• May 2021
  • Vol. 22, No. 5

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Children and Youth With Special Health-Care Needs in Foster Care

A brief published by Child Trends explores the prevalence of children and youth with special health-care needs (CYSHCN) within the foster care system as well as the experiences of CYSHCN and their families. CYSHCN can have differing experiences in care and varying reasons for entering care, as well as worse permanency outcomes than their peers without special health-care needs. Their families may have difficulty accessing needed health-care services or navigating the health-care system. This could stem from administrative delays, incomplete medical histories, or not having the training and support necessary to understand the special health-care needs of their child. 

Almost a quarter of children in out-of-home care are diagnosed with an identified special health-care need, although the proportion varies widely across states. Understanding the differences in diagnoses and experiences based on race/ethnicity, gender, and age is crucial to ensuring that children receive appropriate services. The following are some key findings from this comparison:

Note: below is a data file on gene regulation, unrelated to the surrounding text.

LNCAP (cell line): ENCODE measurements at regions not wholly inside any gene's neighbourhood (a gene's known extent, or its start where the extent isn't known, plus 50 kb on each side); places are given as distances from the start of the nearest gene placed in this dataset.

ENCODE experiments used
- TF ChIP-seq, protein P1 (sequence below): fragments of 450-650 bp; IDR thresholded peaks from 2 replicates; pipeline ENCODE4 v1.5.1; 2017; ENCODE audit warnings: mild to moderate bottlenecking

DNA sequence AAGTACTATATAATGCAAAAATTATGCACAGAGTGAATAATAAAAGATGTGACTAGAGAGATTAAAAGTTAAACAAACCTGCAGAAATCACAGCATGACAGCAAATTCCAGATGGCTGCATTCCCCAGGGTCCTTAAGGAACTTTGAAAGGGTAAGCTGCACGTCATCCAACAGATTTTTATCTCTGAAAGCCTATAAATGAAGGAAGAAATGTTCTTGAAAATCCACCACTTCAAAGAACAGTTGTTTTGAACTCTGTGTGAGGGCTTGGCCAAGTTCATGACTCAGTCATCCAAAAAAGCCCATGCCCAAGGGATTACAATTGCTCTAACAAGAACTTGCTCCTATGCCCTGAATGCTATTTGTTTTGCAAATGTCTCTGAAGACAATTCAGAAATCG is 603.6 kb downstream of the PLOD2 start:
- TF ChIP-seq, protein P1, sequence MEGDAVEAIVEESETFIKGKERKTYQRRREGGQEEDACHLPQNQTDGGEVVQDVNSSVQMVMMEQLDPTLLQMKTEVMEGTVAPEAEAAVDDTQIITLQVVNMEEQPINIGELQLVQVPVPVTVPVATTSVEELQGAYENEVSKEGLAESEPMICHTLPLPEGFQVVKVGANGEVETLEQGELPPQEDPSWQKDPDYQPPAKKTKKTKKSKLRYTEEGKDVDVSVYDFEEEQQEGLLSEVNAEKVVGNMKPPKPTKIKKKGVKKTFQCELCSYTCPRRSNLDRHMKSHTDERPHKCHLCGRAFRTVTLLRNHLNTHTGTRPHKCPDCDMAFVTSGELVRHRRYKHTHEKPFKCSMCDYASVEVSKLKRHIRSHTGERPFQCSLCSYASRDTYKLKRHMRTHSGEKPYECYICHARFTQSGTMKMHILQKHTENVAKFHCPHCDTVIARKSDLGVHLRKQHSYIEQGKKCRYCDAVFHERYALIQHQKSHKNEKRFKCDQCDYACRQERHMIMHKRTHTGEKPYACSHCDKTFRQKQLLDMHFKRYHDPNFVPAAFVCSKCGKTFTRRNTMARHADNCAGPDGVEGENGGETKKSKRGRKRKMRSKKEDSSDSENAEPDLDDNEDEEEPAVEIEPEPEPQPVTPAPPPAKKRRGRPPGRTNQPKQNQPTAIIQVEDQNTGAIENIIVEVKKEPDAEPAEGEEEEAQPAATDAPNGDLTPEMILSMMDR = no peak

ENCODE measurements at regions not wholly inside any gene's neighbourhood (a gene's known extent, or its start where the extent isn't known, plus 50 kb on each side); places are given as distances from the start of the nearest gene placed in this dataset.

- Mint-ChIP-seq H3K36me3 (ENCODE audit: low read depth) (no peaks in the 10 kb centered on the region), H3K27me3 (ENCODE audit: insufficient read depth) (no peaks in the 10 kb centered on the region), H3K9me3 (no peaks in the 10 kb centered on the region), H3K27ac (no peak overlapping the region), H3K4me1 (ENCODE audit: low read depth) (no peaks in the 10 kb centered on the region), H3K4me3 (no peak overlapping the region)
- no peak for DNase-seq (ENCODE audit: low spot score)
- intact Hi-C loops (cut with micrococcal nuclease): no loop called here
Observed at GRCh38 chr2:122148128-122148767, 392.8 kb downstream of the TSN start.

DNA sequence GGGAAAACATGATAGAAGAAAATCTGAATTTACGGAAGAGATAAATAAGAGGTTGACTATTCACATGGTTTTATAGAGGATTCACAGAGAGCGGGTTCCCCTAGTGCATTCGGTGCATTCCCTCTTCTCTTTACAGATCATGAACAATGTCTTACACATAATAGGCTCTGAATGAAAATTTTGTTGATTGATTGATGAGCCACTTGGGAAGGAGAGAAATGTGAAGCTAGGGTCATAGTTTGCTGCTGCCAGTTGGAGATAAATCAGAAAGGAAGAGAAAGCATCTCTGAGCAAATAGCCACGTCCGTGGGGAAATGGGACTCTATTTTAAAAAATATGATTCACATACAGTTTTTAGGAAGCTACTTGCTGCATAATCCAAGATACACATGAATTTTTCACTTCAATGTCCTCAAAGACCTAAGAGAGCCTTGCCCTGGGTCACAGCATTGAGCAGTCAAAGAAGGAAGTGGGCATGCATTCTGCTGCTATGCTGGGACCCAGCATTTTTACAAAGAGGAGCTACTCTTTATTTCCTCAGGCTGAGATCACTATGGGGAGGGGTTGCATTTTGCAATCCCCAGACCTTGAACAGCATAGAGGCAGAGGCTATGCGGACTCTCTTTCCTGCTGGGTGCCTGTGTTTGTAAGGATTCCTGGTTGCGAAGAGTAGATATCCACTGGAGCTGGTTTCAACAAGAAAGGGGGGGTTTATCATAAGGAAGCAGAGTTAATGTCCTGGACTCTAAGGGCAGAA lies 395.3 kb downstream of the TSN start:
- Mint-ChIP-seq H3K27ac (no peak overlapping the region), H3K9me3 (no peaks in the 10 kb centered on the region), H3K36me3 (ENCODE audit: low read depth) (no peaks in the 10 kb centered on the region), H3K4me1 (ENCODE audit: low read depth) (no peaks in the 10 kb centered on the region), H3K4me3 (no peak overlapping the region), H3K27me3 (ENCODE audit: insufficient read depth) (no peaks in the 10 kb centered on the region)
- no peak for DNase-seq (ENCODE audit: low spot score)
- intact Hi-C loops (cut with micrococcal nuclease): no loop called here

• Children and youth of color were more likely to have been identified as having a special health-care need.
  • Lack of access to quality health-care providers may compound the trauma experienced by CYSHCN.
  • CYSHCN experience different challenges to permanency than their peers in care without a special health-care need.

Read Children and Youth With Special Health Care Needs in Foster Care to learn more.

 

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